Christmas in the heart

Christmas in the heart

It’s December, and little electric lights surround houses in every neighbourhood around. Large parking lots are filled with fresh Christmas trees for sale, and families try to find that perfect tree for their house. Once they find it, one that respires a fresh, and almost festive, pine fragrance, they tie the tree to the roof of their car and take it home.

Christmas is all about good cheer, family and traditions. The best part is, each family has their own traditions – traditional holiday parties, family Christmas sweaters to wear or just little things the family does every year that brings them closer.

So once our family brings our tree home, we, like many others, traditionally decorate the tree together with twinkling lights, ornaments and garlands. Traditional incandescent lights warm up the branches of the tree and the scent of pine spreads in the room, adding to the atmosphere. With joyous Christmas music playing in the background, fire in the fireplace crackling, sipping hot chocolate in our warm pajamas, this marks the onset of the Christmas season.

When most people think of Christmas, their brain automatically links it to Santa Claus. During this holiday season, Santa Claus is everywhere. With his traditional red suit, flowy white beard and gold-rimmed glasses, he’s on car commercials, in shopping malls taking pictures with kids, he’s even an inflated plastic decoration on my neighbour’s lawn; he is like the Christmas king.

Despite being of Indian ethnicity, I grew up as an American believing in Santa and religiously took part in the rite of passage of writing letters to him. Children all over, spend evenings writing to Santa, in hopes of getting some good presents and wishing that he overlooks the naughty things they did that year. I have my fair share of embarrassing letters to Santa, where I try convincing him that I’ve been good all year, and to give me more presents than my sister!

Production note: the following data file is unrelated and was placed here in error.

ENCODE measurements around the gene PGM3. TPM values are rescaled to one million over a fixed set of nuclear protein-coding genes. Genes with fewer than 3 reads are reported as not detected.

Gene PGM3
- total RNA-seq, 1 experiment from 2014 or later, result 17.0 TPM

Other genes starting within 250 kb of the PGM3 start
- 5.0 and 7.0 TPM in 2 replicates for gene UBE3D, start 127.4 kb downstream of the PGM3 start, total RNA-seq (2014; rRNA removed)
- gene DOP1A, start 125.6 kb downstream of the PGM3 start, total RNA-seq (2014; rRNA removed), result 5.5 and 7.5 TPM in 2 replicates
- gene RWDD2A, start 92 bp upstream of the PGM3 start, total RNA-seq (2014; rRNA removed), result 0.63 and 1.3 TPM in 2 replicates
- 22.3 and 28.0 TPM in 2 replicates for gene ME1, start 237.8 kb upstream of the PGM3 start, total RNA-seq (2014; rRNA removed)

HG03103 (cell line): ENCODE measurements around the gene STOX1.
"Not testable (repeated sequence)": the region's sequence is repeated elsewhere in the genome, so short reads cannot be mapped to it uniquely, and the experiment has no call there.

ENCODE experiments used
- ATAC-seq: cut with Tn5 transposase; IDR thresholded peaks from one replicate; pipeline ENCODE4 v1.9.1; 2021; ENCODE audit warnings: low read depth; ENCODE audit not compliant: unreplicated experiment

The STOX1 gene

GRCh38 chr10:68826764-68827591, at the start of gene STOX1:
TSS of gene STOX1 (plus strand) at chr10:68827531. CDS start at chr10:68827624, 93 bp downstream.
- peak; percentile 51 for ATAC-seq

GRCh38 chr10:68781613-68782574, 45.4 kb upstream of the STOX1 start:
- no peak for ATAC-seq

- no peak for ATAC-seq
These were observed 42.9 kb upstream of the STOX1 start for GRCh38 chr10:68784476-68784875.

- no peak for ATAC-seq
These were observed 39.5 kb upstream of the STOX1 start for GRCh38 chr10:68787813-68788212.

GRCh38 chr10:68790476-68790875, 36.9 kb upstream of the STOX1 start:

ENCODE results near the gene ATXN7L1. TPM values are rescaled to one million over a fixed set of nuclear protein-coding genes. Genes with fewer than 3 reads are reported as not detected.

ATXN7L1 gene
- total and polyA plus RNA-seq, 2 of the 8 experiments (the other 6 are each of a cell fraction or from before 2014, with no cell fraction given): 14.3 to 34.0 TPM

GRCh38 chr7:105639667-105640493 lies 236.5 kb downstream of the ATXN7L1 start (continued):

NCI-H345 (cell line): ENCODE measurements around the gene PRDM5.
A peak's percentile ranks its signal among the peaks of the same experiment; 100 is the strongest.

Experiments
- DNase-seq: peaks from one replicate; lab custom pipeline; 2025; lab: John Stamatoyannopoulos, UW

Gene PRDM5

The week of Christmas is the most hectic week in the year. Freeways are clogged with cars, people are trying to get to the mall and buy some last minute presents, others are travelling to see their families or just get out of town. The air is lively and upbeat.

“Then, Christmas Day comes and everything just freezes. It’s the most magical day.”   Tweet this

To wake up in the morning and find presents under the tree, to notice that Santa ate all the cookies I laid out for him, is always such a beautiful feeling. And unlike the few days before, there seems to be no one outside, with everyone spending time in the warmth of their homes with family and loved ones. We open presents while my parents drink coffee, read funny cards and take pictures of another wonderful and magical Christmas.

And as I grow older, I realize that Christmas isn’t just for the kids but also for parents, siblings, cousins, aunts, uncles and just getting together with the entire family. It’s about sharing this special time with each other, exchanging presents-something personal or funny as a joke. Yes, it can seem a little commercialized at times, but when you dig deep, it’s really so much more.

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